As tearful mourners watched on, the Queen’s four children stood guard of their mother’s coffin for more than 10 minutes at Westminster Hall this evening. The siblings each guarded a side of the coffin, with Charles, dressed in a Navy Admiral uniform, standing at the head.
It was their second, and final, vigil for the beloved monarch. Known as the ‘Vigil of the Children’ – an honor dating back to the time of George V – it mirrors a previous event held earlier this week at St Giles’ Cathedral in Edinburgh.
However, unlike the previous vigil in which Charles donned a kilt and Andrew a morning suit, all four siblings were tonight dressed in military colors.
The Duke of York, who was stripped of his armed forces patronages earlier this year amid a sexual abuse lawsuit in the United States, allegations he denied, had previously been banned from wearing military colors at public events.
But the 62-year-old royal outcast was given special dispensation to wear uniform at the vigil, as a ‘final mark of respect’ for his mother.
He wore the full military dress uniform of a Vice Admiral of the Navy, a title which he earned from his years serving in the Navy – including in the Falklands War.
Members of the royal family including James, Viscount Severn, Lady Louise Windsor, the Countess of Wessex, Jack Brooksbank, the Queen Consort, Vice Admiral Sir Tim Laurence, Zara Tindall, Mike Tindall, the Duke of Kent, Mia and Lena Tindall, the Duchess of Gloucester, and the Earl and Countess of St Andrews all attend tonight’s vigil.
On Saturday, the Queen’s eight grandchildren will perform a similar vigil at Westminster Hall. Prince Harry, who has also been banned from wearing military uniform as part of his ‘Megxit’ deal after stepping back from frontline royal duties in 2020, will also be given special dispensation to wear his army colors at the event.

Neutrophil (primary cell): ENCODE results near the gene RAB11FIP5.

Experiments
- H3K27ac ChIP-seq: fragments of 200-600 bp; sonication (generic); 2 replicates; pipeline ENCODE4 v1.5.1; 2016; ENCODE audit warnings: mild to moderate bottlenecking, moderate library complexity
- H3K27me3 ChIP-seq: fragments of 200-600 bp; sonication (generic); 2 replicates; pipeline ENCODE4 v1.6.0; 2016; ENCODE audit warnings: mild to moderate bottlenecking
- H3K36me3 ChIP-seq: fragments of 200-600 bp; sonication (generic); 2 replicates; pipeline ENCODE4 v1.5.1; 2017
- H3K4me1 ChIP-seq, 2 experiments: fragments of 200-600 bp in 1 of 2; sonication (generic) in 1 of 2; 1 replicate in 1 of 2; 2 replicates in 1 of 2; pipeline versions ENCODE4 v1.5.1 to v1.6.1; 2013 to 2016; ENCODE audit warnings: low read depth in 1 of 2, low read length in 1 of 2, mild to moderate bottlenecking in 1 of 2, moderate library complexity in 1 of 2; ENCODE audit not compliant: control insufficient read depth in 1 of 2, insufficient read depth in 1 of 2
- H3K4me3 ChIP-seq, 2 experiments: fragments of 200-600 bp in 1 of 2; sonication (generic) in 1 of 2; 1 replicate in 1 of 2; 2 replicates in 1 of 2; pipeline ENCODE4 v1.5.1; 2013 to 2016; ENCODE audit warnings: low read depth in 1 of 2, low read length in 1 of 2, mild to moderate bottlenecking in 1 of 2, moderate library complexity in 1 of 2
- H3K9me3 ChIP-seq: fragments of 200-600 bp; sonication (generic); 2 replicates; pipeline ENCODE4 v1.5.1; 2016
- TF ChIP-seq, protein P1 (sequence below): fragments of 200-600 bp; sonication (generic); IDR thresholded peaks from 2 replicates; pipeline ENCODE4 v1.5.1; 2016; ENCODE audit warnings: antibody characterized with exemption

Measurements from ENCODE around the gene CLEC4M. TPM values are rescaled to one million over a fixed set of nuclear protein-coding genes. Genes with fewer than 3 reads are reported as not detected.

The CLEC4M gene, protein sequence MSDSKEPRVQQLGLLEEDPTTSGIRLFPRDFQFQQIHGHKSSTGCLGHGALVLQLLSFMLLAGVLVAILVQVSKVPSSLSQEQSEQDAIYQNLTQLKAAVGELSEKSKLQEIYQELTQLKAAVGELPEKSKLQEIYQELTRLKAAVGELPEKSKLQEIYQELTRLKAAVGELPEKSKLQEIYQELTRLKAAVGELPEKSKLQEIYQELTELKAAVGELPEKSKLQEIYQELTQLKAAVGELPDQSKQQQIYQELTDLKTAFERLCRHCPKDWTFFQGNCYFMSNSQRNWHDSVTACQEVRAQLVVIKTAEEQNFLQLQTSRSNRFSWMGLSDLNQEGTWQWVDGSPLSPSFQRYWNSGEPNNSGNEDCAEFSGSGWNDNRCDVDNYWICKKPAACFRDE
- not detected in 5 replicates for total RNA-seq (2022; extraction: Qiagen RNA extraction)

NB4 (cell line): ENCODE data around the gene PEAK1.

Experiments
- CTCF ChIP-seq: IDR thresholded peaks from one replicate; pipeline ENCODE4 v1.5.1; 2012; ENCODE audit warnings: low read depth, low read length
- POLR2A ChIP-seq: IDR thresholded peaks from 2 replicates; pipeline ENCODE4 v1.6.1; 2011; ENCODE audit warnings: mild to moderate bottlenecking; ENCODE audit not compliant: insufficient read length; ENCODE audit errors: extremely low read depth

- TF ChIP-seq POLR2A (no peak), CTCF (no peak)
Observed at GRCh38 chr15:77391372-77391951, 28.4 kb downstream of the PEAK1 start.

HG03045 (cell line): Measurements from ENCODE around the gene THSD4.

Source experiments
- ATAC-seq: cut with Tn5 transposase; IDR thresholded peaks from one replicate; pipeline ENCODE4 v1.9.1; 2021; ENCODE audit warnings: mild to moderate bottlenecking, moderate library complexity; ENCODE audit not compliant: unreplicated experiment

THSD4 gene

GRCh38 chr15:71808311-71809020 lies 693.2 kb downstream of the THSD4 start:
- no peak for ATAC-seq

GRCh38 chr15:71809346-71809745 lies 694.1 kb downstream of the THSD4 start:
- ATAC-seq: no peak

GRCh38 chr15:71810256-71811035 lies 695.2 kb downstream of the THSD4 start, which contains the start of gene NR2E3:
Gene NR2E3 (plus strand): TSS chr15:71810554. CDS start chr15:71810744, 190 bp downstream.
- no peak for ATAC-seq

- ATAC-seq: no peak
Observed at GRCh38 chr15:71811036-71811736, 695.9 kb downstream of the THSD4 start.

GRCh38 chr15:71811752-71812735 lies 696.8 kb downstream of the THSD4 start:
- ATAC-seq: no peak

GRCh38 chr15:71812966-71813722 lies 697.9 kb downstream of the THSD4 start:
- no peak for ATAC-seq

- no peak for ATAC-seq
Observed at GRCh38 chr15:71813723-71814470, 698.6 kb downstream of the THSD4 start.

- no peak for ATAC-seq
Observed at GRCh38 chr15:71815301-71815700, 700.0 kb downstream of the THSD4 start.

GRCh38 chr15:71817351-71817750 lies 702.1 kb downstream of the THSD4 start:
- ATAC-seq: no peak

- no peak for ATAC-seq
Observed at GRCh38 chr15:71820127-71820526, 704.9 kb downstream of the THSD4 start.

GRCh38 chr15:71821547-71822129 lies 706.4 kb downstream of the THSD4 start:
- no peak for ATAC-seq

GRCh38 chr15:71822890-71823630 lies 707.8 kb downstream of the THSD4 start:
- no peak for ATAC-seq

Harry will join his brother, Prince William, along with Zara Tindall, Peter Philips, Princesses Beatrice and Eugenie, Lady Louise Windsor and James Viscount Severn at the event on Saturday night.
It came as organizers warned that wait times to see the Queen as she lies in state at Westminster Hall had stretched to as long as 24-hours.
At one point, the queue grew so long there were two queues just to join the actual queue. However estimates at the back of the queue, which tonight backs up to Southwark Park, suggests the wait time is currently in the region of 14 hours.
Among the crowds yesterday was David Beckham, who wiped a tear from his eye as he approached the Queen’s coffin following a 13-hour wait on Friday, after admitting to television cameras: ‘I thought it’d be quieter coming at 2am… I was wrong!’
The football legend, 47, was among thousands to join the five-mile queue and purchased a box of doughnuts to share with his fellow mourners, managing to avoid detection for hours because of the ‘mutual respect’ he shared with them.
As the former England Captain finally reached the end of the line, a changing of the guard took place while broadcast cameras hovered on him as he watched on solemnly.
Beckham, a father-of-four, was emotional as he waited his turn to pay his respects alongside the crowd of thousands, seen wiping the corner of his eye and covering his mouth with his hand as he approached the front of the procession.
The former Manchester United midfielder finally reached the Queen’s coffin at about 3.30pm after lining up for 13 hours, and took just a few seconds to bow his head before moving on to make way for the people behind him.
When Beckham was finally spotted in the crowd, he spoke with ITV news about what prompted his decision to wake up and join the hundreds of thousands of other mourners expected to visit the Queen as she lies in state.